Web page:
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snowboard coaching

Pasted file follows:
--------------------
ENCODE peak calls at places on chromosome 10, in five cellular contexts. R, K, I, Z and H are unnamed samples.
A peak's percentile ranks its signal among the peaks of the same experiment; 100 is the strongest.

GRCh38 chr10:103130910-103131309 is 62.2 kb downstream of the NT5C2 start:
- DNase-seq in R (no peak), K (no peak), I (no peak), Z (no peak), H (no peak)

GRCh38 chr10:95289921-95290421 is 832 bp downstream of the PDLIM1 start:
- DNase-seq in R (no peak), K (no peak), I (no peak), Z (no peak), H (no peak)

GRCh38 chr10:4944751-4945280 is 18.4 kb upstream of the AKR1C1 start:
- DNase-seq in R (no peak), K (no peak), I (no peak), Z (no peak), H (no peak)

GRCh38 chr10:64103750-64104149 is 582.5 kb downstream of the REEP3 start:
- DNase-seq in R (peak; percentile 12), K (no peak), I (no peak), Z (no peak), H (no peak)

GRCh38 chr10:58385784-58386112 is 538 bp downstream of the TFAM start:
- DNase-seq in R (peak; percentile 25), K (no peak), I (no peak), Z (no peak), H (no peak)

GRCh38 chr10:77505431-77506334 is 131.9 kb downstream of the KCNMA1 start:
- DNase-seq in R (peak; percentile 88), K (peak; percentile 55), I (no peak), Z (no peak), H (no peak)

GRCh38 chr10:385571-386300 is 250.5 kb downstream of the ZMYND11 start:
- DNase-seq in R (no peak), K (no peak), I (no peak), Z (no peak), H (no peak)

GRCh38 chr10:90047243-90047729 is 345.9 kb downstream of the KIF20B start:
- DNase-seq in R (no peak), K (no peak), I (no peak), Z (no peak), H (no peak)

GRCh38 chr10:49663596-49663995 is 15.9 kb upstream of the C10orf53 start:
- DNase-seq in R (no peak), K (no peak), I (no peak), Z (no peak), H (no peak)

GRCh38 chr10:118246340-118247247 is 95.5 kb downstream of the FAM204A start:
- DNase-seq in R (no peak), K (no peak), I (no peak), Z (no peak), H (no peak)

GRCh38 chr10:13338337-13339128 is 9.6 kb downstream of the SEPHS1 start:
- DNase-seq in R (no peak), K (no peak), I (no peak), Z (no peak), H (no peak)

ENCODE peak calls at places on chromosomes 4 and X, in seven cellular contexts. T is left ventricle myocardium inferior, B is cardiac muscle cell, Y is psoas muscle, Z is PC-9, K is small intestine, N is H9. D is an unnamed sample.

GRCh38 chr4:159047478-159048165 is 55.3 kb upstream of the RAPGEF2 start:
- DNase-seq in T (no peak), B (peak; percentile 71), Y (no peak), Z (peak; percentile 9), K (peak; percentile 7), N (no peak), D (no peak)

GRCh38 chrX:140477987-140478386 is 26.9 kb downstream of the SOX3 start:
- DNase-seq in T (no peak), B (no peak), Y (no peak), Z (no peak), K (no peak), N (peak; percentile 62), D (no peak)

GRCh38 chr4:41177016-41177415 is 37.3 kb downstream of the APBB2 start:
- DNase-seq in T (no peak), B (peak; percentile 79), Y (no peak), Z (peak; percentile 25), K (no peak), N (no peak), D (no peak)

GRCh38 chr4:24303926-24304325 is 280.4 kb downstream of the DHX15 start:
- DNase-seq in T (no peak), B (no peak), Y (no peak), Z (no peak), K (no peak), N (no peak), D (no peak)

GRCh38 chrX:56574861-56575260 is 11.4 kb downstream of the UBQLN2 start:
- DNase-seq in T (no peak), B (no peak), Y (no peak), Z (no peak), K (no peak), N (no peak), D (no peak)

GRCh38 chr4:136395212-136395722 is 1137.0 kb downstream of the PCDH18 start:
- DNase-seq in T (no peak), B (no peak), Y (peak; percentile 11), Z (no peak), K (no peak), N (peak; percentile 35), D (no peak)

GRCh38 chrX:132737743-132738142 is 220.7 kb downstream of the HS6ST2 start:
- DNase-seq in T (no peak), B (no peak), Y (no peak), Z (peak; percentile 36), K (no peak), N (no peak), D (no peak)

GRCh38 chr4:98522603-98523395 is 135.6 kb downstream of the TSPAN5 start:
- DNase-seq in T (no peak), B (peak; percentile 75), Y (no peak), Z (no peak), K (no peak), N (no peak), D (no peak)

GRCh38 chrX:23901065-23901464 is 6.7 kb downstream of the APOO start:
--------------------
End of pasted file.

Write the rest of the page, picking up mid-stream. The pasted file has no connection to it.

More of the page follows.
By Amy Fendley There is trouble in paradise, as Canadian snowboarders search for guidance and a hand to coach them. For years the Canadian snowboarding industry has been establishing and re-establishing itself in an attempt to become a reputable sport. But reputation is only part of the problem. The underlying problem is financial. Serious snowboard competitors are having to rely on money out of their own pockets to compete. That money may be enough to get them from point A to point B, but how does a young rider, competing internationally, cope without a coach? Maëlle Ricker, 20, is one of the best female snowboarders in the world. She is the 1999 ISF world champion in boardercross. She is also a case example of what can happen as a result of the absence of a coach. Ricker is recovering from a torn anterior cruciate ligament, which she sustained during time trials for the snowboard cross event at the FIS World Cup Finals in Italy last month. Ricker and other Canadians were competing as members of the Canadian Snowboard Team, but were there without a coach. As the course got faster through the day there was no coach to let the Canadian competitors know about the changing conditions. It was a bad day for several other coachless racers as well, as there were three serious accidents during the warm-up runs — two of which required helicopter med-evac procedures. Ricker was sent home with a U.S. coach. "Beware of the ides of March. That should have been a warning, but with no coach to lay down the law, there were injuries," said Karl Ricker, Maëlle’s father. National team pro-boarder, Darren Chalmers, 28, says that without the U.S. Team, Canadian snowboarders wouldn’t have had any support at all. "It’s a little embarrassing," says Chalmers, who separated his shoulder at the same event. "But there is just no money for coaching or physio." In Ricker’s 1996/97 season, she placed fifth in the Nation’s Cup. She was a Team Canada Point Leader, along with Tara Tiegen and Ross Rebagliati, and won a gold medal at the World Junior Championships. Last season she was fifth in the halfpipe at the Nagano Olympics. This season, Ricker had first place finishes in the FIS World Cup snowboard cross event at Blackcomb, the ISF Extreme Games in Colorado, the ISF World Championships boardercross and second in the halfpipe event in the ISF Van Triple Crown. Due to her injuries, Ricker will not be able to complete the rest of her season, which means she’ll miss the U.S. Open, the Canadian Championships, the Westbeach Classic, and the Kokanee BX finals. Bob Allison is a coach for the Blackcomb Snowboard team and is part of the Canadian national team selection committee. He is appalled at the situation Canadian snowboarders are finding themselves in and says that although there is sponsor money available, the whole coaching program in snowboarding has yet to be developed. "The Canadian Alliance of Snowboard instructors has only started working on coaching modules," said Allison. "We did have team coaches that went to the Olympics, but once the Olympics were over, they were done and were back into doing films and freeriding. At the provincial level, teams will go to an event, and if a coach doesn’t like a call they’ll deal with it. Individuals would be pretty hard-pressed to try to understand all those rules and regulations. "Without a coach there to watch out for the safety side of things, it can make for a difficult situation. A coach can come to bat for you. Without a coach it is left up to the competitors to make the decisions." Due to the free-spirited nature of snowboarding, especially in freestyle, Allison says there is a trend for the freestylers not to want coaches. But some 12 to 14 year-olds and their parents want the guidance of coaching. "Coaches look after stuff like booking hill space, setting the courses, and videoing," Allison says. "In snowboard racing there is a need for coaches, but freestyle is a bit different, there are parks there and a chance to just use the mountain." The Canadian Snowboard Federation is recognized by the Canadian Ski Association, Canadian Olympic Association and the FIS as the governing body for snowboarding in Canada, but Canada currently lacks a national snowboard coach. Some provincial snowboarding teams have coaches but in Canada it is generally the few organized clubs that have full-time snowboard coaches. Even Olympic champion Ross Rebagliati hired his own coach this year. "The Canadian National Team would like a coach, but it comes down to dollars and cents," said Allison. "There is money to be had out there, but we need the right combinations to get access to that money. Snowboarding is definitely a marketable property, but there are definitely a combination of problems at the higher end here." Allison feels the problem lies at the CSF end of things. "They’re really trying to reinvent the wheel, but they don’t have a person out there who understands sport development. They are shooting from the hip saying, ‘let’s be cool, let’s go out there and snowboard and get the money from whomever will give it to us.’ "It would probably be wise to establish some sort of program, borrowing strategies from skiing," he says. "But there is a real anti-skier attitude there. "I’ve talked to kids who say, ‘so what, I made the National Team, but I get no money anyway.’ The real competitive side of snowboarding is only a small group of people. "It would be a strain for them (the CSF) to take on the commitment and energy of finding coaches," said Allison. "It’s got to come under some other governing body for snowboarding." The problem, according to the CSF, is all financial. The CSF put together a coaching program last fall that is currently available at every ski resort across Canada, but is still struggling in search of funding in order for the program to run smoothly. "We worked diligently to make it happen," said Michael Wood, executive director of the CSF. "Coaches are an extremely important part of the sport, especially in competition when they’re calling ‘heads up, watch it’. But there needs to be funding." Wood says that a lack of coaches stems directly from a lack of funds. In an attempt to find more money, the CSF is in the midst of designing a new "package program" for sponsors. "We’d like to compare ourselves to Alpine Canada, in that we feel we are moving in the right direction," says Wood. "But we only have two main sponsors, Paris Glove and Canadian Pacific Hotels... only two sponsors have shown commitment in working together, past the next Olympics. "We want to see snowboarding grow in Canada, unfortunately there isn’t more support out there." Wood says the sport-management side of snowboarding is unique because it is divided into different properties to make it easier for sponsors to identify where their funds are flowing. The national team, the national series and the national championships are the three main divisions of the CSF. Wood says the CSF is frustrated it can’t get more funding from Sport Canada, and is tired of having to deal with complaints from athletes who are having to sleep on floors and hitch to hills. "It’s a year after the Olympics and it’s frustrating that our government hasn’t recognized our athletes," said Wood. "The time to recognize a sport is after the event, not a year before the next one. This year we’ve had 45 podiums, and the government will not support us until 2001. We keep sending letters, but there’s no chance of anything until the next round of quadrennial sport funding kicks into effect." There are nearly 1 million snowboarders in Canada, about 50 per cent men and 50 per cent women. Being an "equal opportunity" sport, snowboarding could be the perfect tool for the federal government to reach youth, Woods says. "If one was looking for a cause for a lack of growth in the sport, it’s because we don’t have support from the sport management side of it," said Wood. "We have support from TV networks like OLN, CTV and CTV Sportsnet, which broadcast over 900 hours of snowboarding a season, but it comes down to the whole bureaucratic melting pot, and our requests are falling on deaf ears. The government says we’re not a sport in Canada." In the meantime, while the CSF trys to sort out its funding problems, Ricker works to rehabilitate the knee she injured while competing without a coach.